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[pct-l] more on ultralight
- Subject: [pct-l] more on ultralight
- From: Karen Borski <email@example.com>
- Date: Wed, 14 Apr 1999 10:35:51 -0700 (PDT)
Thanks to everyone for the information and thoughts on lightweight
packs, etc. Someone mentioned homeade packs. I had a friend from the
AT who modified an external frame by taking off the entire pack part,
leaving basically the frame and shoulder straps/hip belt system. He
then used a tarp, which doubled as his shelter, to wrap all gear inside
like a burrito. This package was secured to the frame with rope that
doubled as his guy lines and bear bag rope. His whole system was based
on using gear in as many ways as possbile. It took him longer to set
up and tear down camp. Sometimes I just feel to lazy to bother with
making my own stuff -- or maybe it's just that I don't have time since
I work so much trying to save money to hike!
Another person asked if my 40 lb pack was without food and water. No,
that is the average weight of my pack with full food and water (which
is usually 4-5 days and 2 Liters of water). I don't know any AT
thru-hiker who walked the entire way with over 50 lbs. Minus food and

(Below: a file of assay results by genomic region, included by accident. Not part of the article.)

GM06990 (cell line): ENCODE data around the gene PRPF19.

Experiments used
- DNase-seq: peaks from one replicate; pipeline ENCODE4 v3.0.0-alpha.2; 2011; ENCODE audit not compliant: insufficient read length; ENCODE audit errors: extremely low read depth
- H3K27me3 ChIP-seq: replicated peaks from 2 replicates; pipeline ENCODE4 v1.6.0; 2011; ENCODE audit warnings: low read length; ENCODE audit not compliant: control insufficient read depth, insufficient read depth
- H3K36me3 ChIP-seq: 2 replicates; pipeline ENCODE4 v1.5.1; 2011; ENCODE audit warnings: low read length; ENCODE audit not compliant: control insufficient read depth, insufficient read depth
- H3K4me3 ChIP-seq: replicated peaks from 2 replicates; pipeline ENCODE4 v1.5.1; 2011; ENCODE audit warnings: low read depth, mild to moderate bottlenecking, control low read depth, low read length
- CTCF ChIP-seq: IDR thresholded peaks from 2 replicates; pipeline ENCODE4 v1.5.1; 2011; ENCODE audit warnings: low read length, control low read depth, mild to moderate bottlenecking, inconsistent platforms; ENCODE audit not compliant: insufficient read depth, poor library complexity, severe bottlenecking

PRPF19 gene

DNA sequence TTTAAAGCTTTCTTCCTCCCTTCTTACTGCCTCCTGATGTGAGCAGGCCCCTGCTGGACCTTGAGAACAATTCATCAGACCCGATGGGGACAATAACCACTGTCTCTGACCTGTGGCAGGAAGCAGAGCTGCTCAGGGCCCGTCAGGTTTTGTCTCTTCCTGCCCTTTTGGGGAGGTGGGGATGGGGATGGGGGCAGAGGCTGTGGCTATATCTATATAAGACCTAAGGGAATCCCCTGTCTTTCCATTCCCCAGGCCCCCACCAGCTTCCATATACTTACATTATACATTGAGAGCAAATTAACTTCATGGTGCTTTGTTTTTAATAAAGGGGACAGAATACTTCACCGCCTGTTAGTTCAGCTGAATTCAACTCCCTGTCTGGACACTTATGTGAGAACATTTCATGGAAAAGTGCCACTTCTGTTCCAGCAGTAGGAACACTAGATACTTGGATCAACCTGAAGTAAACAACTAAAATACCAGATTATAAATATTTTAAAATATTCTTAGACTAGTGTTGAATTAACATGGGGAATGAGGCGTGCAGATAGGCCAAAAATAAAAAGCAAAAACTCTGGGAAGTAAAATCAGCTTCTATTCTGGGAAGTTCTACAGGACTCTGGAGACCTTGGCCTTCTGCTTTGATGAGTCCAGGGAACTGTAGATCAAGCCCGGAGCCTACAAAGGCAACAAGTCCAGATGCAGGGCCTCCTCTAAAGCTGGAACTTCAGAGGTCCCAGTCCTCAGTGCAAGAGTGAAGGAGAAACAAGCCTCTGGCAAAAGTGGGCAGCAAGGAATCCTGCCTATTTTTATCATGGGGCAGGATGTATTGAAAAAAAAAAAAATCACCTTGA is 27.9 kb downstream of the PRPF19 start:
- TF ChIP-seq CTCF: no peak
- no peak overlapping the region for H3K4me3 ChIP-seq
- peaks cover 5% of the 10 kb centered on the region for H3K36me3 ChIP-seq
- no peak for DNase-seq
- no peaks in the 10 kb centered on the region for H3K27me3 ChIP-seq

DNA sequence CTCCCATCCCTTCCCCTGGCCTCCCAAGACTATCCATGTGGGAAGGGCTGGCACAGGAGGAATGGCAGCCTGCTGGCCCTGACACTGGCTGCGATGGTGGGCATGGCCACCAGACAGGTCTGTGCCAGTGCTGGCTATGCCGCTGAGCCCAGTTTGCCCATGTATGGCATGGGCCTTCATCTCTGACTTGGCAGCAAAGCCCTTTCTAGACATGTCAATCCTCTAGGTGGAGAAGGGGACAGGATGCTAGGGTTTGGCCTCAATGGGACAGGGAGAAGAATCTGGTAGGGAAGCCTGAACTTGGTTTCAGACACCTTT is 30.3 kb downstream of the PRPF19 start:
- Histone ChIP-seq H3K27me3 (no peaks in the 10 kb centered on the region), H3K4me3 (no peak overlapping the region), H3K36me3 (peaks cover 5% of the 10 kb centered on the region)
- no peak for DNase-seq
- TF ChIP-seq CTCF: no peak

water my pack weighs in at 25 to 28 lbs depending on clothes (winter
vs. summer). Of course, for me pack weight varies a great deal
depending on season, days between towns (which I'm aware is greater on
the PCT vs. AT), and miles between water. I carry an "off the shelf"
tent (4 lbs), light 20-deg bag (2 lbs) and light minimal clothes. I
won't be carrying extras like books, but I do like to have maps,
journal and databook. Anyhow, for those that asked -- there's the
lowdown on my stuff.
I simply can't see carrying crampons, ice ax and bear canister...yet.
Those seem like items to me that there are alternatives to consider --
i.e., hanging food from bears, using Leki poles as make-do ice ax or
not crossing snow fields (?). Perhaps I am uniformed still on these
topics, but all my reading has brought to the conclusion that I don't
think I will carry these items.
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